A sip of Vancouver icewine

British Columbia has a delectable little secret - icewine, which is made by allowing grapes to freeze on the vine, then pressing them while they're still frozen.

The local wine makers have this very special wine mastered; it's an elegant match for dishes that are salty or sweet.

Summerhill Pyramid Winery, Okanagan Valley, Vancouver, Canada.

A chilled treat

The icewine fermenting process is both unorthodox and intriguing. It involves leaving the grapes to the mercy of the bitter cold winter until the thermometer hits -10˚C and the grapes are frozen solid. Then they're crushed, still frozen, with most of the water left behind. What you have left over is a small amount of concentrated juice that produces a flavour akin to a dessert or sticky wine.

Due to the low yields that result from this unusual process, icewine is not produced in large volumes. Maybe that's why it's served in such tiny glasses!

You can sniff, sip and swirl your way through the British Columbia wine regions, assisted by in-house experts.

Elevate your icewine experience with the perfect food pairing - strawberries and cream, blue cheese, a pear tart or chocolate biscuits. Anything salty or sweet should do the trick nicely. Some people sip it super-cold with Thai curry.

Mission Hill Family Estate, Okanagan Valley, Vancouver, Canada.

Visiting British Columbia vineyards

If sweet wines aren't your cup of tea, a visit to the Okanagan Valley may be in order. While it's a five-hour drive from Vancouver, this wine region deserves your attention. The valley stretches for more than 250 kilometres across a number of distinct sub-regions and there are more than 170 licensed wineries. Top varietals include chardonnay, pinot gris, cab sav and merlot. Pinot noir is also planted here, because the continental climate suits it right down to the ground.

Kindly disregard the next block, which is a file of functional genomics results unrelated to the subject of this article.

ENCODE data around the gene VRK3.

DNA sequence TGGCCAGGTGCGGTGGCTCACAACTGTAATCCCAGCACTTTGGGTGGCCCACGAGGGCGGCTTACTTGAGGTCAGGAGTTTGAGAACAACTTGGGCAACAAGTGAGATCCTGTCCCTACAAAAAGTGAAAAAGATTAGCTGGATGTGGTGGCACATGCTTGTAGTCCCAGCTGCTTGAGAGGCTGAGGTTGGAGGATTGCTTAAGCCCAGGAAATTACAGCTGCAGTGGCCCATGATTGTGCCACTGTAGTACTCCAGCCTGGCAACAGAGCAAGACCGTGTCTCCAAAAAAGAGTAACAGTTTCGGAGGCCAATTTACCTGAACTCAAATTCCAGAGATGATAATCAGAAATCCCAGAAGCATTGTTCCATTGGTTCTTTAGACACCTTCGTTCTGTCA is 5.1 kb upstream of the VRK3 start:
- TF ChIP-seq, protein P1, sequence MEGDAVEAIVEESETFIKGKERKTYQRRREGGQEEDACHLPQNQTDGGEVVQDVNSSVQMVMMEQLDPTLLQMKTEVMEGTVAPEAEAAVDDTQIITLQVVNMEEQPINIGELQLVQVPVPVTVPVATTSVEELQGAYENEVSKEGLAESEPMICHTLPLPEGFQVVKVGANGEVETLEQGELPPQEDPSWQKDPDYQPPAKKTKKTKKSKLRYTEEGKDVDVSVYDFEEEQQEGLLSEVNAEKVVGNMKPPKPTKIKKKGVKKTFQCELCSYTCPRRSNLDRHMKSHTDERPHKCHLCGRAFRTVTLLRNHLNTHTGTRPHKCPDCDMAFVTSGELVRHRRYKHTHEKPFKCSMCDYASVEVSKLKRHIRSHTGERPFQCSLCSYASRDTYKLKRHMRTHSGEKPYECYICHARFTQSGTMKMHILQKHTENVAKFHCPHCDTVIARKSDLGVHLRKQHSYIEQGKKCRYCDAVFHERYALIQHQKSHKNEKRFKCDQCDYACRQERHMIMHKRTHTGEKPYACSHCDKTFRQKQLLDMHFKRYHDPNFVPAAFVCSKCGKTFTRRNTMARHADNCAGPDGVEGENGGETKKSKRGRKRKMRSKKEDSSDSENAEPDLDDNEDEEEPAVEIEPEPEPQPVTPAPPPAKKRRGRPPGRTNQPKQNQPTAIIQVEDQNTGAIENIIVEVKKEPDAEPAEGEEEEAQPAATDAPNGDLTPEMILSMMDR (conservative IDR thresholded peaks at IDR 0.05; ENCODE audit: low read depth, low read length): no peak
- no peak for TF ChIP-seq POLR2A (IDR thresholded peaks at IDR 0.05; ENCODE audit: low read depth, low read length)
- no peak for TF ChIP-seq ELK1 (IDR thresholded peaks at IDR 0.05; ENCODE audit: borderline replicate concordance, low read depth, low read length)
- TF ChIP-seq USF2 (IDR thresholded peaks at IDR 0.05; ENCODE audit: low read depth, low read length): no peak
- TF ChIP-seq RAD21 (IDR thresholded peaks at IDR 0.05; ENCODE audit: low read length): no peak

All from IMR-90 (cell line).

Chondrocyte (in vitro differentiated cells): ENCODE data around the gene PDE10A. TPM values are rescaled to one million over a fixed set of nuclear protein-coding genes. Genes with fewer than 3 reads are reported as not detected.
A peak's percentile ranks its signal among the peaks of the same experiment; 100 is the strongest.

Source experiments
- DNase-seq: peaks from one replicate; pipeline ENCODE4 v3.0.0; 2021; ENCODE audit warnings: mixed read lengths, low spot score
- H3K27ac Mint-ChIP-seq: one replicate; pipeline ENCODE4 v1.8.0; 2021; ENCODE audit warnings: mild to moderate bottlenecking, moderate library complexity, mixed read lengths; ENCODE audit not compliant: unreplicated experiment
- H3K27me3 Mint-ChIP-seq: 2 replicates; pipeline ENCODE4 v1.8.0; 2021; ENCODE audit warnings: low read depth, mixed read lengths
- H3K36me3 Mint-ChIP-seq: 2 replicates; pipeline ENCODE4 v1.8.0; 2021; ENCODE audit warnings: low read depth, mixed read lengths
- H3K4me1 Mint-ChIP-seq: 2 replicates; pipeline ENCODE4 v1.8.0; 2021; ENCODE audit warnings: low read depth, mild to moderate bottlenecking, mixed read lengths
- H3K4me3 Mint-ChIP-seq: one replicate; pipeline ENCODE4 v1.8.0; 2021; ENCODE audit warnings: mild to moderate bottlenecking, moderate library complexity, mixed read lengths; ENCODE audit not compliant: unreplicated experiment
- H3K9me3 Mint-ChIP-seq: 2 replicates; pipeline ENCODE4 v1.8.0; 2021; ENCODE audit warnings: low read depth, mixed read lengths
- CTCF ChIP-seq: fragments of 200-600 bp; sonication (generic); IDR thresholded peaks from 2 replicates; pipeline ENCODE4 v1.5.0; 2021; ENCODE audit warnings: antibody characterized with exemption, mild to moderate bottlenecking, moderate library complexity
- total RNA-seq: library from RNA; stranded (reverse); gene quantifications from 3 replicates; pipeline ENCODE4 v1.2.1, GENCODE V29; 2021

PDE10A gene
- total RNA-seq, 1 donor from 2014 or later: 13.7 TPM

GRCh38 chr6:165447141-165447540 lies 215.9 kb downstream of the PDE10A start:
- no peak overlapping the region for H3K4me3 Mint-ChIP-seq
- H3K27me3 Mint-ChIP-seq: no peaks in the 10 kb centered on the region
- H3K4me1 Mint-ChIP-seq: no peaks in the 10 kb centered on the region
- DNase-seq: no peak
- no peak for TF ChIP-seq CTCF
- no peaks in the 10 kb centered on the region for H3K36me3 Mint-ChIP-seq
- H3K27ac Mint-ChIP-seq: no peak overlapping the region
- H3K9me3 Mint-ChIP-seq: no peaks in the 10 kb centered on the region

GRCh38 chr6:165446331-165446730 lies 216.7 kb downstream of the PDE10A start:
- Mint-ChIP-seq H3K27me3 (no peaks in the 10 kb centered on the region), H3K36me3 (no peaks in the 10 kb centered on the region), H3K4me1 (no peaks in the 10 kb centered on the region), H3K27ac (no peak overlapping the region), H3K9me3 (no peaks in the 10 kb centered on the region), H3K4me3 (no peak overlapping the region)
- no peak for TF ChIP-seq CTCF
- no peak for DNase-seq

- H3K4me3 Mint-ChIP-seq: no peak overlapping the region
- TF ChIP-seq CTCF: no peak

For a cellar door experience that's an easy day trip from Vancouver, consider the Langley wine region, which turns out a sensational siegerrebe and a beautiful bacchus - uncommon white wines that enjoy the local conditions. Or you can venture just a little further out to find the Similkameen Valleys, a fascinating desert-like environment with gold mining history.

Wine tasting at Mission Hill Family Estate, Okanagan Valley, Vancouver, Canada.

Wine tasting in the city

You don't have to leave the city to discover the wines of British Columbia. A number of restaurants and bars staunchly support local wine makers. You can sniff, sip and swirl your way through the BC wine regions, assisted by in-house experts. Salt Tasting Room offers an award-winning experience that beautifully matches artisan cheese and cured meats to phenomenal BC wines.

If you're really serious about Canadian wine discovery, check out the critically-acclaimed Vancouver International Wine Festival in mid-February each year. Activities include wine tastings, pairings, gourmet dinners and luncheons, educational seminars and culinary competitions. With more than 670 wineries, Canada is consistently producing award-winning cool climate table wines, sparkling wine and icewine each year

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